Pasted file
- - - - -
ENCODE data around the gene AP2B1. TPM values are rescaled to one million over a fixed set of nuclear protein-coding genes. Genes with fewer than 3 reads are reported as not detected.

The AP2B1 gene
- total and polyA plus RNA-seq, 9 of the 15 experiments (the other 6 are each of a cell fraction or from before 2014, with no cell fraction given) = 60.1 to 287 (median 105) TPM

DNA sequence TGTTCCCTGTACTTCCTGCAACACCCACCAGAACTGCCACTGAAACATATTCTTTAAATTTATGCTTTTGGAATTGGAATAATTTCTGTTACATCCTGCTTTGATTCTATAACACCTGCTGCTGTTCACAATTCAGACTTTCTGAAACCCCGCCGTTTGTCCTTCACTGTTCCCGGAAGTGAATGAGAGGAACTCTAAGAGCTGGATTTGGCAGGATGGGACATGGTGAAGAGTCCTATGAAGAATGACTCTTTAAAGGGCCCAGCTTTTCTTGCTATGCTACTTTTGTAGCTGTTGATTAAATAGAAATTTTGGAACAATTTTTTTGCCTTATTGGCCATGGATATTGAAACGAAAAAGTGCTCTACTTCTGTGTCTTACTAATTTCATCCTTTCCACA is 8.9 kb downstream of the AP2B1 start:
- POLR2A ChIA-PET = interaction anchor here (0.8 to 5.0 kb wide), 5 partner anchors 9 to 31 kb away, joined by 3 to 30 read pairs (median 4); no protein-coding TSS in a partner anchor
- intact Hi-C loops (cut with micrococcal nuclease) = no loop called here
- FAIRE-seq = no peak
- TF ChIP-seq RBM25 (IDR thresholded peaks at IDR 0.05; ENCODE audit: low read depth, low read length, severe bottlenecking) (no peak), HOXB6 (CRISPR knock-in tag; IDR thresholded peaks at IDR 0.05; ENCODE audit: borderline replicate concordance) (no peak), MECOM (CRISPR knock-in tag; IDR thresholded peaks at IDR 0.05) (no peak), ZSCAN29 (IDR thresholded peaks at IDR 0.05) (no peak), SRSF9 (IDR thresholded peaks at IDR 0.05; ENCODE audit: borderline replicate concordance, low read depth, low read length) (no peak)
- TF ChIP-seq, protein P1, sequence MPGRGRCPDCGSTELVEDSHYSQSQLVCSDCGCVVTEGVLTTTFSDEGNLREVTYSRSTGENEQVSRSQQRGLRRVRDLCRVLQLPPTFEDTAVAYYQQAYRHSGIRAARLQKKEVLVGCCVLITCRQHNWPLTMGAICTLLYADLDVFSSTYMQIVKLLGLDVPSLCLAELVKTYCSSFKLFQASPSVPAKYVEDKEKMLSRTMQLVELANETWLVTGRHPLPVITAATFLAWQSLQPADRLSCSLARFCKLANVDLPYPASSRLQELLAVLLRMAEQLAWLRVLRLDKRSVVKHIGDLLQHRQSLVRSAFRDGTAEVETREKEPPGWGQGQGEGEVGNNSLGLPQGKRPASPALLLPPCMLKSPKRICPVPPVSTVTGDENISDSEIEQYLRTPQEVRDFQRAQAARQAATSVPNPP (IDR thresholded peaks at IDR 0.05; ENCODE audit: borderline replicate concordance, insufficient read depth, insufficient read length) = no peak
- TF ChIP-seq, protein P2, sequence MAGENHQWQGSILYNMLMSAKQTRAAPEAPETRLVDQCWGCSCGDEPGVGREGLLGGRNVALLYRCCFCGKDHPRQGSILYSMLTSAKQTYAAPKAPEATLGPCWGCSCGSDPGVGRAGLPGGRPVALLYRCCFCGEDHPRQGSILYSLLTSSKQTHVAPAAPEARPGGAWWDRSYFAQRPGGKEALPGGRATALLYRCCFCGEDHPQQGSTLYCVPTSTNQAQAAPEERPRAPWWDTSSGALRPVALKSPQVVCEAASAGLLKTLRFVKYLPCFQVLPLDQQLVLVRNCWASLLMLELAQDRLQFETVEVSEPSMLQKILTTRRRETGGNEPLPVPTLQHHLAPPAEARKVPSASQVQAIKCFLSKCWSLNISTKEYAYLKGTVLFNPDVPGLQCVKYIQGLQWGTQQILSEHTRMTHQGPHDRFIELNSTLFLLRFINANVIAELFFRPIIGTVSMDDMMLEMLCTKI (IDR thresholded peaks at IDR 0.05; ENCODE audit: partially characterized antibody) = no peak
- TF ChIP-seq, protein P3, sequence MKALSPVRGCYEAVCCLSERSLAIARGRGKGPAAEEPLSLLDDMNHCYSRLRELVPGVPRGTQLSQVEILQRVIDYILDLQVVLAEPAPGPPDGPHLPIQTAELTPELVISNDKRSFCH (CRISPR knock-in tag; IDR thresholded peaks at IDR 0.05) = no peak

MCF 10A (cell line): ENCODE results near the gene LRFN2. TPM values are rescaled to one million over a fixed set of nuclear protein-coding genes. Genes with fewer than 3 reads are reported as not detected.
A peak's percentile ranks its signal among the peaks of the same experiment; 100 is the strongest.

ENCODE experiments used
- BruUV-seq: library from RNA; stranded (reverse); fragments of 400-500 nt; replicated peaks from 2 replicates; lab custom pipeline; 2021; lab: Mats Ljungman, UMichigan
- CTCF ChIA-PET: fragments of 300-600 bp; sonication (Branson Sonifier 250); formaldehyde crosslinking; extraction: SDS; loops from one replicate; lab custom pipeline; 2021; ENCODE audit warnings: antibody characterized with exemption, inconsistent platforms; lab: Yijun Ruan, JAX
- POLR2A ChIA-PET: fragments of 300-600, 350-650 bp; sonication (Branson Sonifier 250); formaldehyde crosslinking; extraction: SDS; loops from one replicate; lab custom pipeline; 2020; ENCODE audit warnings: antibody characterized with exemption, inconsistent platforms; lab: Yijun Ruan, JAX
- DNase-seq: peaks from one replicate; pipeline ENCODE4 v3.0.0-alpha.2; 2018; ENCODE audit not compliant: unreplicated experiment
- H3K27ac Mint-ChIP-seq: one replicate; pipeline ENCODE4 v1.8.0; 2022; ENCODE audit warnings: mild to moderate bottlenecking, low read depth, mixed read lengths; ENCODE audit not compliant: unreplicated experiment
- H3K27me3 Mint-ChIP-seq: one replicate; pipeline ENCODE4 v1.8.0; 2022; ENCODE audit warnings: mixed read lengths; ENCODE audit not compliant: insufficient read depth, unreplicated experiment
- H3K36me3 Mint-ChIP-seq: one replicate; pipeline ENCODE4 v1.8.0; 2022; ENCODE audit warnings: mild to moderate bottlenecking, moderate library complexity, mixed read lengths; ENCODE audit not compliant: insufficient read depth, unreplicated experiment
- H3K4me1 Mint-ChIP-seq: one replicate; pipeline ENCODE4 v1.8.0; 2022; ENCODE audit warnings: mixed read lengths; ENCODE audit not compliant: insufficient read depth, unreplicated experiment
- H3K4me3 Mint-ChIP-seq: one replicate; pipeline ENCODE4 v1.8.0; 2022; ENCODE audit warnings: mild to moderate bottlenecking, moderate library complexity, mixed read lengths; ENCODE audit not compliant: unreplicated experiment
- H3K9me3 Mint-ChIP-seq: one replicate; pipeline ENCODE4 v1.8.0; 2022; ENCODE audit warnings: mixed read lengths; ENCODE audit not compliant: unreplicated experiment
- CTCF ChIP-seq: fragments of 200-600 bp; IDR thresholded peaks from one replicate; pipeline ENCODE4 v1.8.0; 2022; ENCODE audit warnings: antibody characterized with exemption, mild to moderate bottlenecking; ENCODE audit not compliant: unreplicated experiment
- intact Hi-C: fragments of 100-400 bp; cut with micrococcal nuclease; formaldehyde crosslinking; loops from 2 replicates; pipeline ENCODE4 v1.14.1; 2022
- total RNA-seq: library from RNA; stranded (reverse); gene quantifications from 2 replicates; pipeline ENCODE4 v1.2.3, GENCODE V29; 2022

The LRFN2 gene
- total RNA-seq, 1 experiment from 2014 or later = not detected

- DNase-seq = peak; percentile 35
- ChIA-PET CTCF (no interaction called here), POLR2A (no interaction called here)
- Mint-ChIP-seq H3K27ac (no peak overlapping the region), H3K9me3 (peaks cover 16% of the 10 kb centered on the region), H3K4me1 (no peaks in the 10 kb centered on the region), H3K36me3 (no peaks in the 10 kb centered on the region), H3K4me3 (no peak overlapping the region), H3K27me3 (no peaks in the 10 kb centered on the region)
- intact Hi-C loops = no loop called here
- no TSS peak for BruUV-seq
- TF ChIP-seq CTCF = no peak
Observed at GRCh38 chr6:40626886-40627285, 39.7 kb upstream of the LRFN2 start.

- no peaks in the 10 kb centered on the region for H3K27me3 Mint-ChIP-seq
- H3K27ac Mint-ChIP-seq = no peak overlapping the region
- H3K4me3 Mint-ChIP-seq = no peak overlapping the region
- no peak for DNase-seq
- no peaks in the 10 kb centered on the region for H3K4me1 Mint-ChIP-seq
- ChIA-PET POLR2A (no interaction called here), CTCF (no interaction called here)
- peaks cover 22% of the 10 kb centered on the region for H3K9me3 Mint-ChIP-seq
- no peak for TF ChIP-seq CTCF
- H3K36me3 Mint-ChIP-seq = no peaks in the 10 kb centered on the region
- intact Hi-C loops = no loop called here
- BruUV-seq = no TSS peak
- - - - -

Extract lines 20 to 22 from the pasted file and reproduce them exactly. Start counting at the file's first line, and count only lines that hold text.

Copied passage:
- H3K27me3 Mint-ChIP-seq: one replicate; pipeline ENCODE4 v1.8.0; 2022; ENCODE audit warnings: mixed read lengths; ENCODE audit not compliant: insufficient read depth, unreplicated experiment
- H3K36me3 Mint-ChIP-seq: one replicate; pipeline ENCODE4 v1.8.0; 2022; ENCODE audit warnings: mild to moderate bottlenecking, moderate library complexity, mixed read lengths; ENCODE audit not compliant: insufficient read depth, unreplicated experiment
- H3K4me1 Mint-ChIP-seq: one replicate; pipeline ENCODE4 v1.8.0; 2022; ENCODE audit warnings: mixed read lengths; ENCODE audit not compliant: insufficient read depth, unreplicated experiment